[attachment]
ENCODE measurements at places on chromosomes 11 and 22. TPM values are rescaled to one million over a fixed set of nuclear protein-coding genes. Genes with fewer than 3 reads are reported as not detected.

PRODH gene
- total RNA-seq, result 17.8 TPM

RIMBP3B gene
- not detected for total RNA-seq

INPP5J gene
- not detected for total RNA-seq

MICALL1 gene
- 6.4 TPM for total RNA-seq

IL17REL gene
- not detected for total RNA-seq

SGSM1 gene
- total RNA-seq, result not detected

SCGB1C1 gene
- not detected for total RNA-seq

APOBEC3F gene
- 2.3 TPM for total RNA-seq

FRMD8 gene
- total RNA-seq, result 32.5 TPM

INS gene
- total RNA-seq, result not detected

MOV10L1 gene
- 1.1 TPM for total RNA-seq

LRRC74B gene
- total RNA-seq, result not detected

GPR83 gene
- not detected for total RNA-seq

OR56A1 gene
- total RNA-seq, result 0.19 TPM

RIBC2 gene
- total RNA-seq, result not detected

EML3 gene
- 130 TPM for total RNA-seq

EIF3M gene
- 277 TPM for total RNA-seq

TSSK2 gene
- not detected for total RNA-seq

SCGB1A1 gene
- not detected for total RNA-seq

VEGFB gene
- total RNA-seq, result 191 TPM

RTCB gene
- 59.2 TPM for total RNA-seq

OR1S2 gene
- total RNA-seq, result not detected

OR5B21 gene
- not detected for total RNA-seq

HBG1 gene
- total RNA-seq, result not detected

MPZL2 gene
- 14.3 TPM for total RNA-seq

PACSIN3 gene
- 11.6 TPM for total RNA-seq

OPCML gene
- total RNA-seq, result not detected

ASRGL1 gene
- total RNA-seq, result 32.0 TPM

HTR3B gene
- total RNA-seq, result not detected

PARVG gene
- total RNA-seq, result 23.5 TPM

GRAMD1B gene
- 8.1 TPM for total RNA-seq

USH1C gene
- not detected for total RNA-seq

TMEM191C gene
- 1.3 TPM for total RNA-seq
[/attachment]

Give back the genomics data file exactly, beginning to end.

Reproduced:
ENCODE measurements at places on chromosomes 11 and 22. TPM values are rescaled to one million over a fixed set of nuclear protein-coding genes. Genes with fewer than 3 reads are reported as not detected.

PRODH gene
- total RNA-seq, result 17.8 TPM

RIMBP3B gene
- not detected for total RNA-seq

INPP5J gene
- not detected for total RNA-seq

MICALL1 gene
- 6.4 TPM for total RNA-seq

IL17REL gene
- not detected for total RNA-seq

SGSM1 gene
- total RNA-seq, result not detected

SCGB1C1 gene
- not detected for total RNA-seq

APOBEC3F gene
- 2.3 TPM for total RNA-seq

FRMD8 gene
- total RNA-seq, result 32.5 TPM

INS gene
- total RNA-seq, result not detected

MOV10L1 gene
- 1.1 TPM for total RNA-seq

LRRC74B gene
- total RNA-seq, result not detected

GPR83 gene
- not detected for total RNA-seq

OR56A1 gene
- total RNA-seq, result 0.19 TPM

RIBC2 gene
- total RNA-seq, result not detected

EML3 gene
- 130 TPM for total RNA-seq

EIF3M gene
- 277 TPM for total RNA-seq

TSSK2 gene
- not detected for total RNA-seq

SCGB1A1 gene
- not detected for total RNA-seq

VEGFB gene
- total RNA-seq, result 191 TPM

RTCB gene
- 59.2 TPM for total RNA-seq

OR1S2 gene
- total RNA-seq, result not detected

OR5B21 gene
- not detected for total RNA-seq

HBG1 gene
- total RNA-seq, result not detected

MPZL2 gene
- 14.3 TPM for total RNA-seq

PACSIN3 gene
- 11.6 TPM for total RNA-seq

OPCML gene
- total RNA-seq, result not detected

ASRGL1 gene
- total RNA-seq, result 32.0 TPM

HTR3B gene
- total RNA-seq, result not detected

PARVG gene
- total RNA-seq, result 23.5 TPM

GRAMD1B gene
- 8.1 TPM for total RNA-seq

USH1C gene
- not detected for total RNA-seq

TMEM191C gene
- 1.3 TPM for total RNA-seq